The Tomatometer rating – based on the published opinions of hundreds of film and television critics – is a trusted measurement of movie and TV programming quality for millions of moviegoers. It represents the percentage of professional critic reviews that are positive for a given film or television show.
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The Tomatometer is 60% or higher.
The Tomatometer is 59% or lower.
Movies and TV shows are Certified Fresh with a steady Tomatometer of 75% or higher after a set amount of reviews (80 for wide-release movies, 40 for limited-release movies, 20 for TV shows), including 5 reviews from Top Critics.
Percentage of users who rate a movie or TV show positively.
If anything, the tonal simplicity of the film lends itself to graphic wit, a rich array of emotional experience and an austere impression of Iran as a place where ordinary fun, as Satrapi remembers it, could get a young person in trouble.
More than just the first film in recent memory to be considered a must-see, Persepolis begs for a second viewing, if only to chart the way it so delicately weaves together the different stages of Marjane's life.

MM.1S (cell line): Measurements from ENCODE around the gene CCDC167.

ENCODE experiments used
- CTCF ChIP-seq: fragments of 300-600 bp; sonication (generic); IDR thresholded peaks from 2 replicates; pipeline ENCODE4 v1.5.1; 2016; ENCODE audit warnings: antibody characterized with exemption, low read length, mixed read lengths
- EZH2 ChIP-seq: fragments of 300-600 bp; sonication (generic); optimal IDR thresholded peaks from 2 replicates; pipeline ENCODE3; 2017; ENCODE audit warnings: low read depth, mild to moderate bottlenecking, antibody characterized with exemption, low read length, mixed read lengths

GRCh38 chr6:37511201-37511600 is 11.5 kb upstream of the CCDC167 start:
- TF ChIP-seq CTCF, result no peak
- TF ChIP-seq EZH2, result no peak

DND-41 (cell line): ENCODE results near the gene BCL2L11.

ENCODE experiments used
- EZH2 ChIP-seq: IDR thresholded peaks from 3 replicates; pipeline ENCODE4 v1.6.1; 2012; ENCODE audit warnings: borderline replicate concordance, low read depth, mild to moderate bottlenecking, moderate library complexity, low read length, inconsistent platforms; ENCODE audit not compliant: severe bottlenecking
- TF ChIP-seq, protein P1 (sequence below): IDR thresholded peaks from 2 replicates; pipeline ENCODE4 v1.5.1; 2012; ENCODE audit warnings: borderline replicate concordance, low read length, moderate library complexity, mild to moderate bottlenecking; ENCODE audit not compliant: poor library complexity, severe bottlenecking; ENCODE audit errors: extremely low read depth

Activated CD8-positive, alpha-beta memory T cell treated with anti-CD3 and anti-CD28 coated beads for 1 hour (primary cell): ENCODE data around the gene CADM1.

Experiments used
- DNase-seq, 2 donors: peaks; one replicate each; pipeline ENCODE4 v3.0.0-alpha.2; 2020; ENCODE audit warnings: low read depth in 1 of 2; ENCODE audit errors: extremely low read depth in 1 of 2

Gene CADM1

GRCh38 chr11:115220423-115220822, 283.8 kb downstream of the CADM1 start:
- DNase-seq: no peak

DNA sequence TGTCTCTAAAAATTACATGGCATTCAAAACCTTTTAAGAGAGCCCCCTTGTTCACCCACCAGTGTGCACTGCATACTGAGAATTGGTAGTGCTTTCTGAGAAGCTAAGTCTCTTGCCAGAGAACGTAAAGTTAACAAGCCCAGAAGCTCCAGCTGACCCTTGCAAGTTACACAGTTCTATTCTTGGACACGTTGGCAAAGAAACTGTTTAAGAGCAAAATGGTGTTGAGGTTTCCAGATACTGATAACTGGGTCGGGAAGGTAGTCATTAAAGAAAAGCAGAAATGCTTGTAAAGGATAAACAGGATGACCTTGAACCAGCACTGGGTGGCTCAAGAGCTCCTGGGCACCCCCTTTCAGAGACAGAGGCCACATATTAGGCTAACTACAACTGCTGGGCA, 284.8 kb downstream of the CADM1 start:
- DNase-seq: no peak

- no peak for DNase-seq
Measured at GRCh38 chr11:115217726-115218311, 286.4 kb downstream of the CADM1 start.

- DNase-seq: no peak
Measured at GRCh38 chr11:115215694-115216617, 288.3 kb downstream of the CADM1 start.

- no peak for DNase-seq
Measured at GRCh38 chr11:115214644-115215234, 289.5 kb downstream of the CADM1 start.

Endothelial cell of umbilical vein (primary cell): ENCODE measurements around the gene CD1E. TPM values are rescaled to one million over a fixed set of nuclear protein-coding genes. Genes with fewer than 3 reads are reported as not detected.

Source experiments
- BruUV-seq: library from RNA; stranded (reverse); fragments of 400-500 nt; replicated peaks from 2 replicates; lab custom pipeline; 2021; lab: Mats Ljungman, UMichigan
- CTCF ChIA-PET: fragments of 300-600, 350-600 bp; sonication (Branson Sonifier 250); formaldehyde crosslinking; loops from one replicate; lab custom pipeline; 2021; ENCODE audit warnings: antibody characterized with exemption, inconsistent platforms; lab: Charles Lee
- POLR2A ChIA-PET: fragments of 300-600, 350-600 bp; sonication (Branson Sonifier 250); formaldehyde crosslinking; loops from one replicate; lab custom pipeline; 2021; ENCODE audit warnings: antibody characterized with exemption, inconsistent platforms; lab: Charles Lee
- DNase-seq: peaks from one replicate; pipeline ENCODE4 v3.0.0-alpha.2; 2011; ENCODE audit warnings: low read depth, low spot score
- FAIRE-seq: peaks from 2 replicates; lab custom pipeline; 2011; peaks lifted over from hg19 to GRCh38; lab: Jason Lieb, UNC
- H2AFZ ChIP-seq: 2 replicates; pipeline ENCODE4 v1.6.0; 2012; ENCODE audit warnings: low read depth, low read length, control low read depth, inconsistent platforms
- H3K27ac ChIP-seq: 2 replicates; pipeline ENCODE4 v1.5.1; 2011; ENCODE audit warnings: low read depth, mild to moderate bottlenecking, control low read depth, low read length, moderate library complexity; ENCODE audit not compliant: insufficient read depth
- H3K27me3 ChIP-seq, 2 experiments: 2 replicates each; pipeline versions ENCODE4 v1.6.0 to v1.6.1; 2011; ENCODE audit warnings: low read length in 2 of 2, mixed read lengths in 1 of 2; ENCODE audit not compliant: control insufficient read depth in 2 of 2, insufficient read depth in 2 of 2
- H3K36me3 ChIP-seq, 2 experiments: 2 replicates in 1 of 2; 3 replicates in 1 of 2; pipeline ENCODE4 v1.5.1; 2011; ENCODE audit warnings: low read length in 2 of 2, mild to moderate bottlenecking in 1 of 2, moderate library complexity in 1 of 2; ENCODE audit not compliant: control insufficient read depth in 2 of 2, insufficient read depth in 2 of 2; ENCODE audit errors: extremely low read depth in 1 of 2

The story's greatest value lies in its elegant twining of the universal and the obscure: Satrapi's coming-of-age should be familiar to all, but along with it come startling glimpses of everyday life under the heavy hand of a Muslim theocracy.
In spite of all the idealistic baggage, the film feels like it's traveling light. The fluid handmade visuals hang onto the uniqueness of Satrapi's heavy-lined work while giving them a smoothness and a visual depth they previously lacked.
It might seem that her story is too large for one 98-minute film, but Persepolis tells it carefully, lovingly and with great style. It is infinitely more interesting than the witless coming-of-age Western girls we meet in animated films.
The black-and-white animation won't dazzle your eyes, but everything else about Marjane Satrapi and Vincent Paronnaud's adaptation of Satrapi's graphic comic book series Persepolis will hold you in its thrall.
There is no denying the boldness of Persepolis, both in design and in moral complaint, but there must surely be moments, in Marjane's life as in ours, that cry out for cross-hatching and the grown-up grayness of doubt.
Among the most original and moving films at Cannes this year, marked by a highly expressive and varied drawing style and the sense of a plucky young woman navigating the turbulent currents of politics, family and adolescence.